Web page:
The debate over the status of Puerto Rico has been going on for the last 112 years to no avail. The latetest attempt at reconciling the political status of the island came in the form of a bill passed by the house on April 29th called the Puerto Rico Democracy Act.
The Act, AKA “HR 2499” in short states the following:
HR 2499, as approved by the House, stipulates that Puerto Ricans will hold a plebiscite in for voters to choose whether to: a) “…continue to have its present form of political status” (in relation to the U.S.) or b) “…have a different political status.” If voters choose the second option, a second plebiscite is required to choose among four status choices: 1) Independence; 2) Sovereignty in Association with the United States; 3) Statehood or 4) Commonwealth, or status quo.
The National Congress for Puerto Rican Rights (NCPRR), the largest Puerto Rican civil and human rights organization in the United States has found some issues with the bill. They claim:
The bill is contradictory, since Puerto Ricans voting to change their status in the first stage, will still have to revisit the status quo option in a second vote, which completely undermines the purpose of the first stage vote.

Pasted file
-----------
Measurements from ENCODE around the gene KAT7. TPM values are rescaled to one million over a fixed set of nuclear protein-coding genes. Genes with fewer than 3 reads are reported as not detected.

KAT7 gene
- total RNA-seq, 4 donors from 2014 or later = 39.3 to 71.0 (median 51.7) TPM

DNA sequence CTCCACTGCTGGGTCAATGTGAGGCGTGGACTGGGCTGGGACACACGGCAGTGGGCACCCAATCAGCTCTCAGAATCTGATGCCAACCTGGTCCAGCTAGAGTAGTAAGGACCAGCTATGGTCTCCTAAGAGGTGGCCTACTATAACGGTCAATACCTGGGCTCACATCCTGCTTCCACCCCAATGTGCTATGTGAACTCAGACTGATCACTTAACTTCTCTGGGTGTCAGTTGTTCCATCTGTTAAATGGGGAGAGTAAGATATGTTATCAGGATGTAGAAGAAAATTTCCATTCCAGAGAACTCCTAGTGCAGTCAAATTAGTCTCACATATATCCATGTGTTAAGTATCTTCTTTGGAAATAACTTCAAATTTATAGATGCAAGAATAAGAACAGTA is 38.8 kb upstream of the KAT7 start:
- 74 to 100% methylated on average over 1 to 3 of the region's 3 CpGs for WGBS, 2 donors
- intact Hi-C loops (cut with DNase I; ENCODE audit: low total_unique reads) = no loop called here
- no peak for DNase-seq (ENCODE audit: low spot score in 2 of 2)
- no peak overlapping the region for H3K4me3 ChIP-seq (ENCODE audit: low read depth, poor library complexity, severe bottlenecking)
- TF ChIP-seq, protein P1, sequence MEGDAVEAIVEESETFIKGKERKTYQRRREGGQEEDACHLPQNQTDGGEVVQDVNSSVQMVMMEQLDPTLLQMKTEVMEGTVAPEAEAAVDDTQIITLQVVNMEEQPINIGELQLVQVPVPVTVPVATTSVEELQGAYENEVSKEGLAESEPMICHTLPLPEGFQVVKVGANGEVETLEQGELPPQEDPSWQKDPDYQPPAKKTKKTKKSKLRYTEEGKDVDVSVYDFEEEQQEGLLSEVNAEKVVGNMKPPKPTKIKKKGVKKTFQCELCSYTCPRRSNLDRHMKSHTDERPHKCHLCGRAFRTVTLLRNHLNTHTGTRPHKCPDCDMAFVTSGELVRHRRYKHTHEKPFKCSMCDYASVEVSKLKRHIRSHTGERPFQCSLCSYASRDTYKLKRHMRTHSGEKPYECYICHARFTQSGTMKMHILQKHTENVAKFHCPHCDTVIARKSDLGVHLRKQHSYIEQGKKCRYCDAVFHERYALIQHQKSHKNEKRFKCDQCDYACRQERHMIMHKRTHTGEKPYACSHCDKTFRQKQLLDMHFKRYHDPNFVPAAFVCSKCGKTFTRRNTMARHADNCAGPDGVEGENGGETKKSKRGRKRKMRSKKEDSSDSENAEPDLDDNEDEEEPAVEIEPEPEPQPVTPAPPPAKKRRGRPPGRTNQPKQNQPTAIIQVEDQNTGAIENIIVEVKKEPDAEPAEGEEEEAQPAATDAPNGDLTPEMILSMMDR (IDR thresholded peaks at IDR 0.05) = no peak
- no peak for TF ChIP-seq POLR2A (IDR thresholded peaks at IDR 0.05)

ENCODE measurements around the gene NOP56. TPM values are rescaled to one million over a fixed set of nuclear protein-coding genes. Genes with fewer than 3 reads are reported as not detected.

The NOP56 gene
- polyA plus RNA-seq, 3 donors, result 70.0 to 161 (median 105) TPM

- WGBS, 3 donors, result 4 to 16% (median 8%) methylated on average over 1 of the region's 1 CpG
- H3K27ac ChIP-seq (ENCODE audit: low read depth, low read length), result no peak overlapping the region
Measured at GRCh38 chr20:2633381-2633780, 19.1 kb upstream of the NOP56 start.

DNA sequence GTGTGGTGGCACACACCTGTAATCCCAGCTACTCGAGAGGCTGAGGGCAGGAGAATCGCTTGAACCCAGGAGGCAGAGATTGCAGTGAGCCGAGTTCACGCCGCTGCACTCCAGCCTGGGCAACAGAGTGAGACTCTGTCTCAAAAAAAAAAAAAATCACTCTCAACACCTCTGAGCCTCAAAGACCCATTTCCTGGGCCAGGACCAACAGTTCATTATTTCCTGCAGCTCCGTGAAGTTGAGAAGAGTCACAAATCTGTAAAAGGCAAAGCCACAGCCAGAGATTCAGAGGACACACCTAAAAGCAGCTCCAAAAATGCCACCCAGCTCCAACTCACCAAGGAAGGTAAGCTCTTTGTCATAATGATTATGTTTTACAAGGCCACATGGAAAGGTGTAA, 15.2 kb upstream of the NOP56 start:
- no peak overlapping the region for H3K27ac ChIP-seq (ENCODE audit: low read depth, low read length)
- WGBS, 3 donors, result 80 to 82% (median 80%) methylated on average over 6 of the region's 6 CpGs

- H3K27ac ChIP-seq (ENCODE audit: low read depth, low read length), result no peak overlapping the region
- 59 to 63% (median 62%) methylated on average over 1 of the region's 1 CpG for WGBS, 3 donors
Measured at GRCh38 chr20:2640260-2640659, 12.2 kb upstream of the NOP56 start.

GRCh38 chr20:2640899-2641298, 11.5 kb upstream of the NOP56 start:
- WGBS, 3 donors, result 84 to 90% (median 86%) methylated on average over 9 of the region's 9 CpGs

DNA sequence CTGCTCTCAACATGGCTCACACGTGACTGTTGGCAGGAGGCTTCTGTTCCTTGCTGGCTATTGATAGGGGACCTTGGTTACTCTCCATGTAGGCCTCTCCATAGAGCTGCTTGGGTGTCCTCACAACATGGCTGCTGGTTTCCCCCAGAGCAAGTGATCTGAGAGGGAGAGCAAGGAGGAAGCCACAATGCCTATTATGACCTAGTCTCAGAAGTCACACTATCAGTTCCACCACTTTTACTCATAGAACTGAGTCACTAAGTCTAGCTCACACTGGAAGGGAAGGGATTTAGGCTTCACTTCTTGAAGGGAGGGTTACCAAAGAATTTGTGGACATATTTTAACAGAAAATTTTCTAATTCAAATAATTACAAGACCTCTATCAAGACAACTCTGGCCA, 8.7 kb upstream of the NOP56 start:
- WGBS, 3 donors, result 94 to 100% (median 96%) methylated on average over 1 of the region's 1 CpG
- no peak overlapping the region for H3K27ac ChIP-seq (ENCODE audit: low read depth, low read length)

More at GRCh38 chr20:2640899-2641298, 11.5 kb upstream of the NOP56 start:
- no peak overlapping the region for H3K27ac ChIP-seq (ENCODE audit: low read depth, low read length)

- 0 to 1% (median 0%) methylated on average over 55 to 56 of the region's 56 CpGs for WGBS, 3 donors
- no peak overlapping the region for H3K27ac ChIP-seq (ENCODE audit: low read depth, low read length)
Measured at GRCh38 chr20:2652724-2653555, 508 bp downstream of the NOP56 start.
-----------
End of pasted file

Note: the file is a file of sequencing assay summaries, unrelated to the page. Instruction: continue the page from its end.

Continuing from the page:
They also complain that “ballots for the plebiscite will only be in English, despite constituting a potential a violation of the federal Voting Rights Act of 1965, which protects language minorities such as Puerto Ricans to receive ballots in their own language. ”
I have to say I kind of agree with NCPRR about their concerns with this. It sounds like poli-tricks. Just another stalling of an issue that needs a resolution. What’s also is confusing is the timing of this bill. The day after the bill was passed in the House of Representatives, nearly every media outlet dubbed it the “Statehood Bill.” Conservative commentators have spoken of the “impending” statehood of Puerto Rico, stirring anti-Hispanic rhetoric amidst the current immigration debates, and causing fear that the US will add two Puerto Rican senators and six members of the House through this legislation.
I agree that the senate should not vote this into law and instead find a better resolution of the status of Puerto Rico which would allow for the unification of the eight million Puerto Ricans who dividedly inhabit the United States. In doing this, they should propose legislation respecting the critical civil and human rights objectives at issue. Not just find another way to keep confusing the issue or stalling. All it does is keep us as a people divided on it, which seems to be their overarching goal. I don’t know about you but I’d like a new issue to fight over as a Puerto Rican in the United States.